The building’s exterior is visually beautiful; twelve huge stone pillars line the entrance and the statue of Wellington resides proudly in-front.

Built in 1778, the building, now wildly recognised as the Gallery of Modern Art, is located in Glasgow’s City Centre. GOMA is Scotland’s most visited art gallery and is free of charge with a total of four galleries to explore.

Arriving at gallery two there was one particularly attention-demanding piece – the artwork is Edward Paolozzi’s ‘Hamlet in a Japanese Manner’. It is made up of three large pieces which are odd in appearance and feature bright colours of red, yellow, blue and green.

Consisting of complex shapes resting amongst one another, it looks almost like some sort of puzzle. The colours which would stereotypically clash strangely work well together and compliment this piece. That being said, this clunky artwork will certainly not be to everyone’s taste, but it is an interesting piece overall.

Andy Warhol tapped into the idea that artwork – like food, automobiles or film stars – could be produced to specific consumer tastes” and this rings very true with his 1969 piece ‘Oyster Stew Soup’.


The print is almost un-impressionable in its simplicity, however many people rave about this painting and his other works:

“For a painting apparently about “nothing”, Warhol’s Campbell’s Soup Cans sent shockwaves through the art community and altered the direction of art history. To some, the paintings were obnoxious and deserving of derision. A neighboring gallery, in protest against Warhol’s presumed gall, offered real Campbell’s Soup Cans for sale at 60 cents apiece.

His appropriation of the Soup Can image crystallized an American vision of prosperity and industrial fabrication, while at the same time using this familiar brand to reveal its excessive overabundance. Of all Warhol’s works, Campbell’s Soup Cans were among the most radical and groundbreaking and Oyster Stew, with its machinelike production, speaks confidently in its own deadpan way of life in 20th century America.” – Fine Art Multiple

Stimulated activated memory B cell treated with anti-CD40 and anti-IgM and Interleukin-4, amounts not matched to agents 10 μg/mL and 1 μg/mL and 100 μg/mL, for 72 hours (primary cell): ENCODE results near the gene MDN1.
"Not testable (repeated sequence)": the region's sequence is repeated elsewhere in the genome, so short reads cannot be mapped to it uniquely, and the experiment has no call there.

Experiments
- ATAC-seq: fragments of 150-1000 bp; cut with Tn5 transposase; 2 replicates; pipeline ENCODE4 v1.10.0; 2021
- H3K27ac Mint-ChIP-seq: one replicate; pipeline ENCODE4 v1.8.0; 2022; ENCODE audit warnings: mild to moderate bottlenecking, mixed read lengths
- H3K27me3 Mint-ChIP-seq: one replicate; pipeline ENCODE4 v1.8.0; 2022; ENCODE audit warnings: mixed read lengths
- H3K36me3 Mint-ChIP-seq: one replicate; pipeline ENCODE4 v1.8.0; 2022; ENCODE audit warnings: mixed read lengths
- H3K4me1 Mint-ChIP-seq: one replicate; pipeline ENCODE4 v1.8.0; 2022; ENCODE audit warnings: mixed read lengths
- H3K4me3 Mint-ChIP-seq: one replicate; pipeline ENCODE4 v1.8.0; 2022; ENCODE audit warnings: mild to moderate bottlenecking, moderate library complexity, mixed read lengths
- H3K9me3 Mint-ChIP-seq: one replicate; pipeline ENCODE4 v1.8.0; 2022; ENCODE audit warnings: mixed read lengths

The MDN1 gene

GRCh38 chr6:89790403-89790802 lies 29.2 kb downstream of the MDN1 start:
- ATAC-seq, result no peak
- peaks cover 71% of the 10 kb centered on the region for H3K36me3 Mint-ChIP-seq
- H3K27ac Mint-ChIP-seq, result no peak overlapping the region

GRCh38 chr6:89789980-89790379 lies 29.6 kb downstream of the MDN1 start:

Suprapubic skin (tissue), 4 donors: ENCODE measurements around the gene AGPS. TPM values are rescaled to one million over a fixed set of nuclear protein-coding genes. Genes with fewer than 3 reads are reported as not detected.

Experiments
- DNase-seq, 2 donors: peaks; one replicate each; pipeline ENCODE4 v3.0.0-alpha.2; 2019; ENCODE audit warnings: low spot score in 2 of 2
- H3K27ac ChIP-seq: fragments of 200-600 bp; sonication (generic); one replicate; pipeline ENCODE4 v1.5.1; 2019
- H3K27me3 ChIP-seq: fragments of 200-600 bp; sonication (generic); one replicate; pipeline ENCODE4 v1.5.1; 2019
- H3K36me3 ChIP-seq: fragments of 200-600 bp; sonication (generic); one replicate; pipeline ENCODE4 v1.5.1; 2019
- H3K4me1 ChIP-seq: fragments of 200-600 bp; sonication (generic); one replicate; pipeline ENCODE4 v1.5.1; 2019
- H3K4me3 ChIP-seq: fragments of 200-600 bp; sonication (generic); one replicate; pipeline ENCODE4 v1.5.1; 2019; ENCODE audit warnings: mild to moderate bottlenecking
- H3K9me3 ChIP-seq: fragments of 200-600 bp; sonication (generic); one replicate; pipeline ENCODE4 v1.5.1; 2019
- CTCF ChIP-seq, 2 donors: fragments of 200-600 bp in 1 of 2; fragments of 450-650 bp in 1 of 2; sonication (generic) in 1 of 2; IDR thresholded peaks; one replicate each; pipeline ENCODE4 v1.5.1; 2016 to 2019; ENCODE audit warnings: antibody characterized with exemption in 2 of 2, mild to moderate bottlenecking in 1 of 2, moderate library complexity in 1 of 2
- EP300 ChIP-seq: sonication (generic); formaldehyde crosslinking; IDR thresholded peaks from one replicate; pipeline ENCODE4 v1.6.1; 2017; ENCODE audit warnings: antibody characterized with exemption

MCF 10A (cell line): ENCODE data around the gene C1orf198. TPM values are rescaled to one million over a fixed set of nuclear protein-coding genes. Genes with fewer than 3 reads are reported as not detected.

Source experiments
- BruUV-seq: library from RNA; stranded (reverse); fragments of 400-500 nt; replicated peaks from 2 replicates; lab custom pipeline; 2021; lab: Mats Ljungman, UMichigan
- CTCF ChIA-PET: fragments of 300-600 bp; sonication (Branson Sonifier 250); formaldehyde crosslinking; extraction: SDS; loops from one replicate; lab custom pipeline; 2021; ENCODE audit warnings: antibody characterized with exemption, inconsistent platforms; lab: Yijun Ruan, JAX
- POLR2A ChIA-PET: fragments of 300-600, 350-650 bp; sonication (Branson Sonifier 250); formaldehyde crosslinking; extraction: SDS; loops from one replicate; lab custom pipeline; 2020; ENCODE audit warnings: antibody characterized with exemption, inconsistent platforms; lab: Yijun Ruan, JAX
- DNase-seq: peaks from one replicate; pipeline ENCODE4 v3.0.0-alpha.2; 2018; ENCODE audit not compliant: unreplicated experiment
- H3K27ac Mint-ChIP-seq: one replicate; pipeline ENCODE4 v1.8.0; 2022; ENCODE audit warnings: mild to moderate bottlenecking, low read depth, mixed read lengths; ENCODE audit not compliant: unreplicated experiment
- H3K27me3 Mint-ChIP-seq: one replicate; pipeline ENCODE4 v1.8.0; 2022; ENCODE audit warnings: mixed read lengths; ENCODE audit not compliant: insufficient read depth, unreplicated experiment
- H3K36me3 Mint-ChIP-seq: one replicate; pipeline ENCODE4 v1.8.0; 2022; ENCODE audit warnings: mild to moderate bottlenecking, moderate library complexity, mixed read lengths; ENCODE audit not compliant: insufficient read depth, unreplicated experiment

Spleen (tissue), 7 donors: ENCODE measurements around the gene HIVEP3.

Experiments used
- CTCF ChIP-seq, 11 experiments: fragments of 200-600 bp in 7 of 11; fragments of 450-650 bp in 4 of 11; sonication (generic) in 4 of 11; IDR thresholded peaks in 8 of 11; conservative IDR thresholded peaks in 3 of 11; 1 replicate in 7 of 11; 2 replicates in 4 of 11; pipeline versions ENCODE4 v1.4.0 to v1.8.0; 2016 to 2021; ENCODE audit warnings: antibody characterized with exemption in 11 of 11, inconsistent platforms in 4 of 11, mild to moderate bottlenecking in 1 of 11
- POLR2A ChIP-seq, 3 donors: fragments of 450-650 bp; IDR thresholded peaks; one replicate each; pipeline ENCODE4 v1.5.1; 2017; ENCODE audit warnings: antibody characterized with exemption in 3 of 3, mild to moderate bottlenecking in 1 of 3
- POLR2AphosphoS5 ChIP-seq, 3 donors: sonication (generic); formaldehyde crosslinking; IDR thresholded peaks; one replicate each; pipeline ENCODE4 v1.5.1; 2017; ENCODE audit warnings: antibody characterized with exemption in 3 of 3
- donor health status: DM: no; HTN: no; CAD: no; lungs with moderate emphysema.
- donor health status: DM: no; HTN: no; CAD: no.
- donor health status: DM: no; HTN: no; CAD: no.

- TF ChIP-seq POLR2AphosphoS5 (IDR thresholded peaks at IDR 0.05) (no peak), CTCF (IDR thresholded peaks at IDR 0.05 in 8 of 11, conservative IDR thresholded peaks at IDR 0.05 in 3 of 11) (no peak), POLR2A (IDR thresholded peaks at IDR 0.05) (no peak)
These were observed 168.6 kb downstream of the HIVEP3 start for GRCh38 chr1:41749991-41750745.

You can read a review of Andy Warhol’s work with a varying opinion here.

Next in gallery two is a 1995 piece by David Hockney: Photography Is Dead Long Live Painting.


The image itself contains a painting within a photograph which, somewhat funnily, contradicts its title. The title itself is quite angst and, arguably, controversial which makes this artwork that bit more interesting. That being said, this work is likeable with or without its thought-provoking title; the flowers with their burst of sunny yellow and the homemade ‘get well soon card’ is rather heart-warming.

The next piece that catches my attention is a 2007 untitled drawing by David Shringley.


With this piece it is nice to see that a scribble-like drawing can find its way into an art gallery which is encouraging in the sense that anyone could achieve the same artistic success. Mostly though, this piece has some strong truth to it as photography isn’t always taking pretty pictures and the best photography usually never is. For instance, take the work of Diane Arbus who is well-known for her photographs of those who were considered ‘weird’ or ‘not normal’ by society at the time.

In gallery four a precarious piece called ‘Kerb Study with Metal Edge’ is a 1985 artwork by The Boyle Family. There is no other way to describe this work other than a huge piece of pavement mounted onto the wall, because that is exactly what it is. What is great about this piece is how such a bland and mundane part of everyone’s everyday life has been transformed into a work of art; we are able to see details that are presented to us everyday but that we often overlook. Even more interesting is how such a heavy slab can stay upright on a wall like that.

Its easy to see why people may scoff at this type of art, but ultimately the beauty of art is that there are zero limitations. And, because of that making art and being creative can prove to be a very liberating experience.

Overall, the Gallery of Modern Art is a nice way to relish in unique artwork that comes in varying forms from sculptures, to short films, to drawings and paintings. Granted, some of the work can be hit and miss for some, but the good thing about that is you can both appreciate and scoff at all the weird and wonderful art that the Gallery has to offer.

Visit GOMA’s website here









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